As soon as the signal is made out, get the lower booms alongside and unhook topping-lifts; cast adrift ridge-rope and top up spanker boom. The crew go to their stations as in “loosing sails.” In addition, hook leaders and snatch topsail halliards and lead the halliards and sheets out; lead jib halliards through a leader hooked forward, and close amidships, clear of the topsail halliards; lead out spanker outhaul; lay down on deck, tacks, sheets, buntlines, clew-lines, clew-garnets, leechlines, reef-tackles, down-hauls, brails, braces, lifts and bowlines.

Signal of execution will be hoisted three (3) minutes beforehand.

LOOSERS OF THE TOPGALLANT-SAILS AND ROYALS IN THE TOPS!

Will be given as soon as the signal of execution reaches the truck.

As the signal is hauled down:

ALOFT SAIL LOOSERS!

Man the topsail sheets and halliards; jib halliards and spanker outhaul!

The starboard fore and port main topsail halliards are manned by a few hands, and a good strain is kept upon them, while the topsail yards are being hoisted.

LAY OUT! LOOSE!

Will be given as soon as the men reach the yards. Keep the sails well up on the yards and on the head “booms; overhaul topsail buntlines, fore and main leechlines and bunt whips; the men on deck let go topsail buntlines and reef-tackles; tend bunt whips and topsail clewlines, down-hauls. and brails.

Stand by!


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LET FALL! SHEET HOME! LAY IN! LAY DOWN FROM ALOFT!HOIST THE JIB! HAUL OUT THE SPANKER!

Tend the braces!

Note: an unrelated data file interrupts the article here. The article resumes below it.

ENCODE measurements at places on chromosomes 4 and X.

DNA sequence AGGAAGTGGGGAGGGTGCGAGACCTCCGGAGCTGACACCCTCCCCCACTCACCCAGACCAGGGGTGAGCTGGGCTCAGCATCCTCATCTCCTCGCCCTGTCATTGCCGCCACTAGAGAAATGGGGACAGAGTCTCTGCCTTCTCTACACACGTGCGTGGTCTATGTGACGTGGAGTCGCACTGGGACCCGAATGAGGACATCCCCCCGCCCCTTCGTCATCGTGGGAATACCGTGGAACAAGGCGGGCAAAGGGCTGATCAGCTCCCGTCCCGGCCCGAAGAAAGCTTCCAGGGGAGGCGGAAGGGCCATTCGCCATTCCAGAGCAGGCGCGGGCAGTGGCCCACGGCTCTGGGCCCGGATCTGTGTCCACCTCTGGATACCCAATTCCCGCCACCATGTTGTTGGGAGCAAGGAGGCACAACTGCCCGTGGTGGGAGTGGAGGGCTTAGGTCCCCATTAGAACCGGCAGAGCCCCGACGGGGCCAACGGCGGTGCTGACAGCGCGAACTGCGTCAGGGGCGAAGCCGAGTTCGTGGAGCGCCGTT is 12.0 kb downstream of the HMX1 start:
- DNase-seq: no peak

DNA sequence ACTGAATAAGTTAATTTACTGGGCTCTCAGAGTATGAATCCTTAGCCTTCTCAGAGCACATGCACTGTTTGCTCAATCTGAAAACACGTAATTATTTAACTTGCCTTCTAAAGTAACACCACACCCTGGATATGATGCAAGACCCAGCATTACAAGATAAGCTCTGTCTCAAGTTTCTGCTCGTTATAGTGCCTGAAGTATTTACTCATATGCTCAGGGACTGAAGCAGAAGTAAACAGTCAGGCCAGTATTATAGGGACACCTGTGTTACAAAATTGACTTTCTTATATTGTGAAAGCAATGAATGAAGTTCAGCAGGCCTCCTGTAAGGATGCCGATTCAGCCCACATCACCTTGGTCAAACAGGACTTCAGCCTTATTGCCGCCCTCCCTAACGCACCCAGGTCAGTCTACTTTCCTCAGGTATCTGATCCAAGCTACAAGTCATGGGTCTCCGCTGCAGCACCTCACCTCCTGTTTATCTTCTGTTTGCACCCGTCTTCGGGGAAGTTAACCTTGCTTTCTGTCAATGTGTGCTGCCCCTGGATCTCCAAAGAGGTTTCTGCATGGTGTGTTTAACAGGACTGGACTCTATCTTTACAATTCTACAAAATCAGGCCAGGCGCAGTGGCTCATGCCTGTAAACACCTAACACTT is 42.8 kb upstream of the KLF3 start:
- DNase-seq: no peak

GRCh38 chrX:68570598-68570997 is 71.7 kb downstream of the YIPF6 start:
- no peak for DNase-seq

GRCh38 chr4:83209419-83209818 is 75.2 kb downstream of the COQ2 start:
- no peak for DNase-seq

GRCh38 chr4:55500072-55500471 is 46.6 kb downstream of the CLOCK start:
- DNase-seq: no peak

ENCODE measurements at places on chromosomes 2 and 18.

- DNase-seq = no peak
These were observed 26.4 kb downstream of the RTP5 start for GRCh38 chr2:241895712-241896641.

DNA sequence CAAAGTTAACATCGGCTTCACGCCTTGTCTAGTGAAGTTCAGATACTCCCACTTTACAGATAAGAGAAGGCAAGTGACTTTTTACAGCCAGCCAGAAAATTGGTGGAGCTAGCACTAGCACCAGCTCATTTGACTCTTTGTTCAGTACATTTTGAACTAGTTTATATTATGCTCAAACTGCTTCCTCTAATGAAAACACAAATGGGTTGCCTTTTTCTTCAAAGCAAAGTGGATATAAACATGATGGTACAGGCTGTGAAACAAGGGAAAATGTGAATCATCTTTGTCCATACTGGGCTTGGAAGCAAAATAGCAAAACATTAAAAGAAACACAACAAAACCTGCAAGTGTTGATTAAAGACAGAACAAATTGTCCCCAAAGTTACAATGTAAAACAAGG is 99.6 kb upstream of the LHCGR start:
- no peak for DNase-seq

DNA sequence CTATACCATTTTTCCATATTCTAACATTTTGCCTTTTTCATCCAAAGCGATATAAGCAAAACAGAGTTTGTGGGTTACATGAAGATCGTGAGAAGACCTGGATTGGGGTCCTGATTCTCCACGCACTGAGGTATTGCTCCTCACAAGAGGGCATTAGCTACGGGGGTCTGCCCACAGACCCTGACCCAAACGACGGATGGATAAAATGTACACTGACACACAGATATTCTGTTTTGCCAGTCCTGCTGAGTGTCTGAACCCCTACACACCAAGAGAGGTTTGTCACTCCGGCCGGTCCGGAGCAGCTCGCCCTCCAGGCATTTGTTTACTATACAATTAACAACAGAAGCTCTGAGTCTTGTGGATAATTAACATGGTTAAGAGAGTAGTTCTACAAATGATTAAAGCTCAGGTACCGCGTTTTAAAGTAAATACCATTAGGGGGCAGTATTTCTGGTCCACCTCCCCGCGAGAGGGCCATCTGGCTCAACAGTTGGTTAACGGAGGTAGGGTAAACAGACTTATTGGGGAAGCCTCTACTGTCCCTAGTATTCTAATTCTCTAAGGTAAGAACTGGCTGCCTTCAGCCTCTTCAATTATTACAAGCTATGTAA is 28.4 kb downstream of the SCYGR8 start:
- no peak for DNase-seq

HOIST AWAY THE TOPSAILS!

Will be given when all ready aloft and about decks. Make a short pause after the cautionary order “stand by.” The remaining parts of the order save the last, are given in quick succession. The jib is hoisted and the spanker hauled out. The order to “hoist the topsails” is given as soon as the men are off the yards. The loosers, except those stationed aloft to light up gear, rapidly lay down from aloft and in from off the head booms, and clap on their respective topsail halliards. The clewlines are eased down, to prevent accident to the men on the lower yards. The topsail braces are let go and tended. The mizzen topsail is hoisted by the men stationed on the halliards; the men on the fore and main topsail halliards walk respectively aft and forward, cross the deck abaft the engine-room hatch and forecastle, and clap on the main and fore topsail halliards.

WELL THE MIZZEN TOPSAIL! BELAY THE FORE TOPSAIL HALLIARDS! BELAY THE MAIN TOPSAIL HALLIARDS!

Will be given when the leeches of the respective topsails are taut. The topsail halliards are belayed, unsnatched, and coiled down clear for running.

Topgallant sheets and halliards!

Will be given as soon as the topsail halliards are belayed. The gear will be manned, and the topgallant clew-lines, buntlines and braces tended.

SHEET HOME AND HOIST AWAY THE TOPGALLANT SAILS!

The topgallant sheets are hauled home; the sails hoisted to a taut leech; the braces are let go and tended. When the sails are hoisted and the sheets home:

Royal sheets and halliards! Flying jib halliards!

Overhaul down-haul and royal clewlines; tend royal braces.

SHEET HOME, HOIST AWAY! hauling aft the port (starboard) flying jib sheet.

The halliards and sheets are belayed and coiled down clear for running.

Man the port (starboard) head and main, and starboard (port) crossjack braces:

Fore and main tacks and sheets: let go and overhaul the lower lifts: Clear away the bowlines: will be given as soon as the royals and flying jib are set.

Haul taut; BRACE UP: clear away the rigging: HAUL ABOARD.